Homeless in Vancouver: Day four of my Arctic journal

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      After a morning of light flurries, snow continued to fall on Vancouver’s Fairview neighbourhood into mid-Tuesday afternoon (January 14).

      But the afternoon snow quickly diminished in both quantity and quality, becoming as fine as powdered sugar—almost invisible against all but the darkest parts of the streetscape.

      At 3:04 p.m.—as the sun was coming out—only a faint, swirling white static could be made out against the bodywork of dark automobiles.

      Then the falling snow was gone. But the biting cold remained.

      At -6° C, the temperature was only one degree warmer than it had been seven hours earlier, at 7:30 a.m., when I was making the trip from my parkade sleeping spot to a McD’s for breakfast.

      Dealing with the cold (outside and in my sinuses)

      Quick-frozen running water on the side of a building and a blue recycling bin off Hemlock Street at 5:50 p.m. Monday.
      Stanley Q. Woodvine

      Despite the overnight low of -8° C, I slept warmly and well (thank you for asking) and my travels up the side streets and through the back alleys have been slow but relatively uneventful.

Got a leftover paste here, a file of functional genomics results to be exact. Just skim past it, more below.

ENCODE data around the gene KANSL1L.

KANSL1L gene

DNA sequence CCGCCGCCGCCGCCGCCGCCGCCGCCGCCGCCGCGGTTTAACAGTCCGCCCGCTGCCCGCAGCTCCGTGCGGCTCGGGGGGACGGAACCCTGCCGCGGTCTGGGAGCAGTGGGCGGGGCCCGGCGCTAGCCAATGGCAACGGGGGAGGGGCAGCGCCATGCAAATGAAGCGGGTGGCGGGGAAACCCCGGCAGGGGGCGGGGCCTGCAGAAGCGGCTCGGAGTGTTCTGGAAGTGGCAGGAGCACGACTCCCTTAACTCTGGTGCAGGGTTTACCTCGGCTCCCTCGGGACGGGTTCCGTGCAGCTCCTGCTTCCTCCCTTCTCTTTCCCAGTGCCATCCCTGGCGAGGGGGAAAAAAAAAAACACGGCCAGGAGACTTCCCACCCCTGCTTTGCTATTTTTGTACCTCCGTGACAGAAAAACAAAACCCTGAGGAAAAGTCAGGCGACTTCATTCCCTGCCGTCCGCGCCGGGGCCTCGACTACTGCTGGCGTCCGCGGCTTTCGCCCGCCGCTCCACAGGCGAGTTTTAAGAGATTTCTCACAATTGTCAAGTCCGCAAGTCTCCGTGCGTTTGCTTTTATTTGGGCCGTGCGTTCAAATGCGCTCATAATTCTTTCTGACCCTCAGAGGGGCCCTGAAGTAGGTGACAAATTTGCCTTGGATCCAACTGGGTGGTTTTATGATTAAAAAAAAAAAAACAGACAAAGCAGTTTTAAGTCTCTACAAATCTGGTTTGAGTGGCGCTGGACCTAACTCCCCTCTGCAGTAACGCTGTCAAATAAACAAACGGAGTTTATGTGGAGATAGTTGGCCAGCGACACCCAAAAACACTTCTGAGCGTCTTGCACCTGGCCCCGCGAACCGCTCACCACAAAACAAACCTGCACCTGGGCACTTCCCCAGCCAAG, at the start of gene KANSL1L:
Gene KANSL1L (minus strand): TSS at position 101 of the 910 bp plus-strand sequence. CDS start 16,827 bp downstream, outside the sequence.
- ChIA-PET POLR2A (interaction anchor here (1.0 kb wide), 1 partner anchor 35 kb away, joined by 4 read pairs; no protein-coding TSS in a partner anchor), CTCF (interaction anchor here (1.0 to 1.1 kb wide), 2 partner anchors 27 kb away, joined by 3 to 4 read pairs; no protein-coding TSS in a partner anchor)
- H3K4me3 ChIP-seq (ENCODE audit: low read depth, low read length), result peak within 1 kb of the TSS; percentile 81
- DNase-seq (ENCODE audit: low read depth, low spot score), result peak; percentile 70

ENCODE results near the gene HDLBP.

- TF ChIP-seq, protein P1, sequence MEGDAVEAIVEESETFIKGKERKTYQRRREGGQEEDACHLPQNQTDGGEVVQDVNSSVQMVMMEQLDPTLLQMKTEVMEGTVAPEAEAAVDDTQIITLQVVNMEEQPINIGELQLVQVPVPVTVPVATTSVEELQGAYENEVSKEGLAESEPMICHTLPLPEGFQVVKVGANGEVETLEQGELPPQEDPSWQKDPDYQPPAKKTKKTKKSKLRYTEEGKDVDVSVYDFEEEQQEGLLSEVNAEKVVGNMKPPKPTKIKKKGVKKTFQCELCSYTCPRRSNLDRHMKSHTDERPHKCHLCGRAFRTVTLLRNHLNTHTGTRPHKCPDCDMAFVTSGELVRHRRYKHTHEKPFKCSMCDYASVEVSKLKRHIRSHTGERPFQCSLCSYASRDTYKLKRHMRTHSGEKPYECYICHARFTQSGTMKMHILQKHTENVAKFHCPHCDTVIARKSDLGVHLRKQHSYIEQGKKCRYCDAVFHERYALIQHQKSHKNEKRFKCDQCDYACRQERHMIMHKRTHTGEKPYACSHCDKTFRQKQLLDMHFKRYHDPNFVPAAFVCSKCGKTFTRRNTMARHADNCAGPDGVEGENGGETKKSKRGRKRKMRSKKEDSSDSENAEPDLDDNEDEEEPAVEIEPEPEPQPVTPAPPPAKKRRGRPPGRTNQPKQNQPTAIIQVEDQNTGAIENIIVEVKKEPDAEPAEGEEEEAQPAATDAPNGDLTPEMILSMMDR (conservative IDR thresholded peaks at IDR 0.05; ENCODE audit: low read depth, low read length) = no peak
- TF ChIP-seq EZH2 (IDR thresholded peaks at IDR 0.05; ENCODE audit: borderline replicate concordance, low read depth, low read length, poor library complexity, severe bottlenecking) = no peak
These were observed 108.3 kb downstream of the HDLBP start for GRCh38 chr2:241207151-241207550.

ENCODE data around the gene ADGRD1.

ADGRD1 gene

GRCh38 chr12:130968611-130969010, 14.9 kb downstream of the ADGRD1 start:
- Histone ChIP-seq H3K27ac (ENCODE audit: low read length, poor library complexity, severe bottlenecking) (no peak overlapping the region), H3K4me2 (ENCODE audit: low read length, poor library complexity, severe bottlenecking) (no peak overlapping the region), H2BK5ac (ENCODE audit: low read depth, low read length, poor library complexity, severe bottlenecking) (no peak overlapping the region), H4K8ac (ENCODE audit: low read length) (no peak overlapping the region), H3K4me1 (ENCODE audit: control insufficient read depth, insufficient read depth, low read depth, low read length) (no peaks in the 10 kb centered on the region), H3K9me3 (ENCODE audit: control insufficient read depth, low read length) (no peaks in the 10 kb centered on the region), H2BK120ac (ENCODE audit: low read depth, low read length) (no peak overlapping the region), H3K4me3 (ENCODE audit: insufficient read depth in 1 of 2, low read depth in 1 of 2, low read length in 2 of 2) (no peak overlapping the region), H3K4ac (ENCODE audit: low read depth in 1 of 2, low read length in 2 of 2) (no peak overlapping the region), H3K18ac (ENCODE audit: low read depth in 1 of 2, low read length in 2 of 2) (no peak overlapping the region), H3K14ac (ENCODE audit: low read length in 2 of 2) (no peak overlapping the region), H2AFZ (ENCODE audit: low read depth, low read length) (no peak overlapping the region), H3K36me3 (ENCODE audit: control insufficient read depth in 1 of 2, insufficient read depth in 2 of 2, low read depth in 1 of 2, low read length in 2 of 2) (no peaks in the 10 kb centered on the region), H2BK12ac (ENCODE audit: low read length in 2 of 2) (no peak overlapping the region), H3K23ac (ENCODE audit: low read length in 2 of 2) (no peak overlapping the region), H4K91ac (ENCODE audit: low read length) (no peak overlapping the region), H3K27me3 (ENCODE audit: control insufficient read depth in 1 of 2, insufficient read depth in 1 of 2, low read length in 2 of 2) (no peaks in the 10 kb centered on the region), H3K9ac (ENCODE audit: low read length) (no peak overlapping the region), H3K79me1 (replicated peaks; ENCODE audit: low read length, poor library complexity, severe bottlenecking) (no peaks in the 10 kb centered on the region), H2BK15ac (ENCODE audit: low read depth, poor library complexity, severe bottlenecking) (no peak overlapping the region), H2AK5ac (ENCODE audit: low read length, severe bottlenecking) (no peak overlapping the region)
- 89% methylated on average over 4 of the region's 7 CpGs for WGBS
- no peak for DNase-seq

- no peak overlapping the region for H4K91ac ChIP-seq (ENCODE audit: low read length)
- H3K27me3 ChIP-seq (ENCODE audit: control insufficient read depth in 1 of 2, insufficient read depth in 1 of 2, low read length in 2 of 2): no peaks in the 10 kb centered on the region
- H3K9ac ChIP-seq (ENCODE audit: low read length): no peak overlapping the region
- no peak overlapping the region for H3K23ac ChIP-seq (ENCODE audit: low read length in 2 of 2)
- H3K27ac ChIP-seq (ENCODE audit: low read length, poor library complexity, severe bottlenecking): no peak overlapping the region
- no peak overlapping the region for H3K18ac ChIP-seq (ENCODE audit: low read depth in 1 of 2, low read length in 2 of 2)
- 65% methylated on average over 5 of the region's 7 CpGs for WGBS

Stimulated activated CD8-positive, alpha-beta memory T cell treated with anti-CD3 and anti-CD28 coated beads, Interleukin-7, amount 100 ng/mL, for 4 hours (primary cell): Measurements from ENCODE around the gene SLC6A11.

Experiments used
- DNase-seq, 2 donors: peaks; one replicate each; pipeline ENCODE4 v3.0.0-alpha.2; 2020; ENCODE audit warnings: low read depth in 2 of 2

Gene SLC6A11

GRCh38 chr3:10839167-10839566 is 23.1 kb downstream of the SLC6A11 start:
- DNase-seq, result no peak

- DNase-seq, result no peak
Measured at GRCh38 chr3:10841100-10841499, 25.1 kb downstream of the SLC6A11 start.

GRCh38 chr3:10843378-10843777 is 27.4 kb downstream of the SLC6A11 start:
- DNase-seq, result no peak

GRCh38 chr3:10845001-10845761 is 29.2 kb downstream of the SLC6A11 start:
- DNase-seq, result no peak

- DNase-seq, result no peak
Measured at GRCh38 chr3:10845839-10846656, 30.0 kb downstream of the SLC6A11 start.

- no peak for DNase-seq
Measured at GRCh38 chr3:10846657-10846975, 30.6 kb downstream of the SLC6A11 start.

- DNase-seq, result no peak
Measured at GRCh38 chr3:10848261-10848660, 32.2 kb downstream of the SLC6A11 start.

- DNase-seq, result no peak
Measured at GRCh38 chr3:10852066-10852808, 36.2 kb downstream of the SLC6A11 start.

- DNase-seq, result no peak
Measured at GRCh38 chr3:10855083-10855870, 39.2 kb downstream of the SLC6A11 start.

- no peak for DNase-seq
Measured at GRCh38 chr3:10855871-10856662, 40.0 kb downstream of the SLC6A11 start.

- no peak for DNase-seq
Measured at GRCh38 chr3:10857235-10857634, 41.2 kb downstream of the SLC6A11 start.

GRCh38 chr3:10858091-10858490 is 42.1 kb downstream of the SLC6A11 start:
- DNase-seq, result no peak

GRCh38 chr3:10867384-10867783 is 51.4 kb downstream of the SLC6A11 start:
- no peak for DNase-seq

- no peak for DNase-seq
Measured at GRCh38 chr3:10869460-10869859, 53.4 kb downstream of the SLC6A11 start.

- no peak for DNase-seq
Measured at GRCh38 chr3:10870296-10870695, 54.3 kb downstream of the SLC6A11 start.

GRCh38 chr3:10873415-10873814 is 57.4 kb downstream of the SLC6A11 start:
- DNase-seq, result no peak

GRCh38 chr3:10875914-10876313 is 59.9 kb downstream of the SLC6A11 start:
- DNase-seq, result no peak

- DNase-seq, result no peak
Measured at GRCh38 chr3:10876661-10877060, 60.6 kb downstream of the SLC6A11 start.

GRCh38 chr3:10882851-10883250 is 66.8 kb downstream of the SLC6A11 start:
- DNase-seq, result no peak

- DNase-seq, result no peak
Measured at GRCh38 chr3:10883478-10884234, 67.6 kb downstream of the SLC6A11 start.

Monday morning it did take me a good five minutes to pull my bike and trailer up an incline of only a block-and-a-half, but that was because of soft, overnight snow. By Tuesday morning the snow was passably firm.

      And it is true that for the last two days I have chosen to walk, rather than ride, my bike and trailer.

      This is both because of the slippery road conditions and the fact that the cables for shifting gears on my bike have frozen firmly in their housings.

      One cyclist on Alder Street on Monday evening wasn’t walking their bike.
      Stanley Q. Woodvine

      During any extended bout of subzero winter weather I can expect to lose cable-actuated bike functions to freezing. The only surprise is that the brake cables haven’t seized up…yet.

      Monday evening I even took an extended walking tour through the back alleys of Fairview to collect returnable beverage containers.

      The worst thing, I find, to navigate in winter is bumpy and deeply imprinted snow and ice—the result of flash freezing. What I found instead underfoot on Monday evening was snow and ice that had had a chance to melt flat before freezing.

      An alley off Spruce Street on Monday evening showing the relatively flat ice and snow that I prefer.
      Stanley Q. Woodvine

      As someone who rarely slips and falls, I think flat ice is the best kind.

      The 24-hour forecast predicts that the temperature will continue to rise overnight, about a degree every three hours, until it edges just above the freezing level early Wednesday afternoon—when it is expected to be snowing heavily.

      Hopefully the extreme cold (for Vancouver) departs tomorrow—and takes my equally annoying head cold with it!

      One of many Vancouver drivers seen Tuesday afternoon on West Broadway who did not bother to properly clear the snow off their car windows—as B.C. law requires.
      Charlie Smith
      Stanley Q. Woodvine is a homeless resident of Vancouver who has worked in the past as an illustrator, graphic designer, and writer.

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